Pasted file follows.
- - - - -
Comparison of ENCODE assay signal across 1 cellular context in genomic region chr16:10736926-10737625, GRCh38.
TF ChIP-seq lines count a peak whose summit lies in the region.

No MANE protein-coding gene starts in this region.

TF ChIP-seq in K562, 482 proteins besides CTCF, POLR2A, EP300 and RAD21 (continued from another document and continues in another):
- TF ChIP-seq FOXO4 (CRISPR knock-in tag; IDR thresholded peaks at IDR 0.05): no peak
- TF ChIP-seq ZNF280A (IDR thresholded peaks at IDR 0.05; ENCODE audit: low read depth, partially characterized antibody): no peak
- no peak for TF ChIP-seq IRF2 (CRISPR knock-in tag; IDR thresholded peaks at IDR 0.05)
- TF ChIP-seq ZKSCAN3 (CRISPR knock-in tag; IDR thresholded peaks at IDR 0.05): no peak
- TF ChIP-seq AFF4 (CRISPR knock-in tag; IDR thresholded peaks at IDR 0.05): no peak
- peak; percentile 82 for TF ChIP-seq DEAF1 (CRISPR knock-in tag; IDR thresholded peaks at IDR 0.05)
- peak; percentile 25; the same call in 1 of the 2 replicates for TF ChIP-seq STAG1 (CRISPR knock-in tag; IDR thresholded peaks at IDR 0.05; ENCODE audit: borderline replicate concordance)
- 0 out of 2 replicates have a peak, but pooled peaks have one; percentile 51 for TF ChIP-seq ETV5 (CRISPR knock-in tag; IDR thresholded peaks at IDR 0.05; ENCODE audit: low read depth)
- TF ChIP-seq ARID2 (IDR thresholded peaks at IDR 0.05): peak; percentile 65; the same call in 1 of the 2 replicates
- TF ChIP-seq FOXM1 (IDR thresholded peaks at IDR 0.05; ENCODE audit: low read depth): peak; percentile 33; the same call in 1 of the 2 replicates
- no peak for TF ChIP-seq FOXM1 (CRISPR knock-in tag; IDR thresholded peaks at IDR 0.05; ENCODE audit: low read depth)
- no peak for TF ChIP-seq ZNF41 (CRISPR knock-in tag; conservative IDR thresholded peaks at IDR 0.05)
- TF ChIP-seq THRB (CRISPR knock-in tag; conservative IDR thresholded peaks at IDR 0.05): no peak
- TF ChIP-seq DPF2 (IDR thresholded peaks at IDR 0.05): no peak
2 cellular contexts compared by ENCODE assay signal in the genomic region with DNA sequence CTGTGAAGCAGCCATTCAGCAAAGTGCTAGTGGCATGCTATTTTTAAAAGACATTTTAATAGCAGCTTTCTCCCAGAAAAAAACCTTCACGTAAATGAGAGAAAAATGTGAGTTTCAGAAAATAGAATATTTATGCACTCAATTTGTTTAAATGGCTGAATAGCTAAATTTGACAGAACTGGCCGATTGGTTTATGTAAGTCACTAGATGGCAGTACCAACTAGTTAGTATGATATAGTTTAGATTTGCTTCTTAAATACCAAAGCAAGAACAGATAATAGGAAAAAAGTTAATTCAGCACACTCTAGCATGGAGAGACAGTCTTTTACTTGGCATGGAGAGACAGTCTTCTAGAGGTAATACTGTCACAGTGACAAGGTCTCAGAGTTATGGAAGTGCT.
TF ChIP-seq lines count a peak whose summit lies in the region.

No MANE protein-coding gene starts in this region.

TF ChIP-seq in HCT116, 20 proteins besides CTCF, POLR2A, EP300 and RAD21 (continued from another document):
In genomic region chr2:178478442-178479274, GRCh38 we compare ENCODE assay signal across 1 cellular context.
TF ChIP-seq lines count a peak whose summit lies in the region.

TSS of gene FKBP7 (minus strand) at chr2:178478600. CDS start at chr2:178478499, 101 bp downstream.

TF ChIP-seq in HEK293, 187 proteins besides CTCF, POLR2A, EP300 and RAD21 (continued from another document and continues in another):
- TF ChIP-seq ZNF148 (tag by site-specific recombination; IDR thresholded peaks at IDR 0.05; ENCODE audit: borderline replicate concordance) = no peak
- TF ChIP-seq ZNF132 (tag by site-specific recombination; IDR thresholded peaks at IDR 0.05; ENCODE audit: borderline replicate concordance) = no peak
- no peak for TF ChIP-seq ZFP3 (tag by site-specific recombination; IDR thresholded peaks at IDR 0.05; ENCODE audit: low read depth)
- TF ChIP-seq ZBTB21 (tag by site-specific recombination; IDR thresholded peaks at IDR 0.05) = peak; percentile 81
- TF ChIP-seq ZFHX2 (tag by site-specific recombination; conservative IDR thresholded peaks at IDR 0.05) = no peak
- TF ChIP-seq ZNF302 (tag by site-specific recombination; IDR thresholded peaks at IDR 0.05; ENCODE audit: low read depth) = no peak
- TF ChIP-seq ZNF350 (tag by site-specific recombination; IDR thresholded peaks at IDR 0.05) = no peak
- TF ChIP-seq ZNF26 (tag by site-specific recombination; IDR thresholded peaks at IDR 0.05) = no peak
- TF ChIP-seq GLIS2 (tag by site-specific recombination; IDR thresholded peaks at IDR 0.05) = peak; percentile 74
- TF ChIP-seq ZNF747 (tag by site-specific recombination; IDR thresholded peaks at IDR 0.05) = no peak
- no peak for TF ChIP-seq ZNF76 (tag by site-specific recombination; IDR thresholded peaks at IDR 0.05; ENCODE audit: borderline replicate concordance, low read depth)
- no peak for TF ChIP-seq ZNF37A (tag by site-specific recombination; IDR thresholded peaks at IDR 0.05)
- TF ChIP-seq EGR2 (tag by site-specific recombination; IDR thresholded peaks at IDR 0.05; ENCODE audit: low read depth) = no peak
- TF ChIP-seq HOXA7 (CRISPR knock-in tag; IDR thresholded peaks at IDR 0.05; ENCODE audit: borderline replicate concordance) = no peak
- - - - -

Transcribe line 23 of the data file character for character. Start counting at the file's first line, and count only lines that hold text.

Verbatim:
In genomic region chr2:178478442-178479274, GRCh38 we compare ENCODE assay signal across 1 cellular context.